It is unknown if those who retested positive are asymptomatic carriers or are infected again. Asymptomatic carriers are infectious but do not exhibit any of the illness's associated symptoms. On the other hand, could a second positive test mean a second round of infection? Most experts believe it is unlikely that a COVID-19 patient could be re-infected so quickly after recovery, but it is too soon to know for certain.

Other Testing Techniques

Novel Rapid Tests: Abbott labs is releasing their recently approved coronavirus test that is reported to be able to tell if someone is infected with COVID-19 in as little as five minutes. The new Abbott ID NOW COVID-19 test runs on Abbott's ID NOWTM platform which is a small ~ 6 pound box that can sit in a variety of locations allowing testing to be quickly performed at the point of care. Similar tests will be released by other companies as well.

The test still relies on correctly taking a swab from the nose or the back of the throat, then mixing it with a chemical solution that breaks open the virus and releases its RNA which is then amplified and measured by the device. The test will be helpful for more rapidly identifying infected individuals based on a positive test. This is especially useful for health care workers and first responders who test positive, so they don't place others at risk. Given that the sample obtained for test is identical to that used for currently available tests the false negative rate is unlikely to be any better than the other available tests so negative test results carry the same problem of not providing a high level of certainty that one is not infected. It also could allow public health agencies to figure out who is already immune to COVID-19

Lastly, remember that over testing drains sorely needed personal protective equipment that health care providers need to perform their vital functions during the pandemic. Testing should not be routinely performed on all individuals and reserved for those with symptoms consistent with an active infection.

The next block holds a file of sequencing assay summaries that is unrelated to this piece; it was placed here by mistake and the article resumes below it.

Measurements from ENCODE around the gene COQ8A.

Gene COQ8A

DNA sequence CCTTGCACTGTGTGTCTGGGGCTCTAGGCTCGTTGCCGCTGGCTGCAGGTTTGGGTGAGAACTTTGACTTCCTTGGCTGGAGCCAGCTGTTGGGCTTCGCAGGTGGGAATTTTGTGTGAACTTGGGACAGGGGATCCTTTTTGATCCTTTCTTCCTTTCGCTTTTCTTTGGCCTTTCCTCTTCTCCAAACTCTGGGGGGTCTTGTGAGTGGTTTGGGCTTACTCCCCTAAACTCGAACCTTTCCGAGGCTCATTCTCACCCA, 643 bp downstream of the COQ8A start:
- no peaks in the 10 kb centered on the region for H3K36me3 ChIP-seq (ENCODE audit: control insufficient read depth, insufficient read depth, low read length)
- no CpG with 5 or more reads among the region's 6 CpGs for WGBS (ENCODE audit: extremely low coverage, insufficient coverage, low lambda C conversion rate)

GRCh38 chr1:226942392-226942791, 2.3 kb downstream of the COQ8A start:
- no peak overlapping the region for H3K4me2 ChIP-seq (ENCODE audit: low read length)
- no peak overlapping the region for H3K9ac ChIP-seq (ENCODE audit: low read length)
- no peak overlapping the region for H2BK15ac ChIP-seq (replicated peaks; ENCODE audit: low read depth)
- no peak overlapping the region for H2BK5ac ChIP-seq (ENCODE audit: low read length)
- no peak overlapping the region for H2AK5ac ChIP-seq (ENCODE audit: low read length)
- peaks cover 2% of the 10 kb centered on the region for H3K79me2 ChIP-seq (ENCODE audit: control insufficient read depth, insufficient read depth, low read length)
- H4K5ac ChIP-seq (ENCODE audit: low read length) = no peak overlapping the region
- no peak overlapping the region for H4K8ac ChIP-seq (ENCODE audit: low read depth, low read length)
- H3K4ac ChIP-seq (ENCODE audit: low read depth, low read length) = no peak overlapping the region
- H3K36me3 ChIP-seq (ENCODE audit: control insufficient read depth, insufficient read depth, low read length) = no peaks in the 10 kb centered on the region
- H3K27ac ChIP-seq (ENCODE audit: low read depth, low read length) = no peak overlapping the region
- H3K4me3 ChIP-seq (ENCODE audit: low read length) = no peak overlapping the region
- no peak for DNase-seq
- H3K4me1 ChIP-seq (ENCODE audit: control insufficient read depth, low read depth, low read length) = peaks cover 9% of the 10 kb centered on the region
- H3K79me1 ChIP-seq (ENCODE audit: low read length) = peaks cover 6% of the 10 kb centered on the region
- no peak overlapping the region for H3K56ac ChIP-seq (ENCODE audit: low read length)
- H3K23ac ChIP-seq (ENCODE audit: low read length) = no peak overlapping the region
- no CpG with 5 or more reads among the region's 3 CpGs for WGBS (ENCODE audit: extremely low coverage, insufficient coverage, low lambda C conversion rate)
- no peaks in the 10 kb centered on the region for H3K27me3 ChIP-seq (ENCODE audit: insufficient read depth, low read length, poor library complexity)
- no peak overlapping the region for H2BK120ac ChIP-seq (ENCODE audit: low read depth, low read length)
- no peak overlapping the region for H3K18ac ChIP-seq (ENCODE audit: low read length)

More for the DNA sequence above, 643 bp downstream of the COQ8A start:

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So How Do Medical Tests Work?

Any medical test has two important qualities: sensitivity and specificity. In the case of the Coronavirus tests are proven to be “sensitive” by detecting the smallest amount of virus. The tests must also be “specific” ensuring they do not mistake other pathogens, such as influenza or rhinovirus for the new SARS-CoV-2. When developing a test, researchers typically make some trade-offs between sensitivity and specificity – in other words it’s almost impossible to be 100% sensitive and specific.

First and foremost it’s important to understand that no test evaluating the COVID-19 virus will be 100% accurate. Some test results incorrectly determine that a person is infected when they are not – these are called “false positive” tests. Some tests determine that someone doesn’t have the virus infection, but they do. These are called “false negative” test results. While false positive tests are disconcerting to the individual, it’s the false negative results for COVID-19 that are the main problem for managing the pandemic.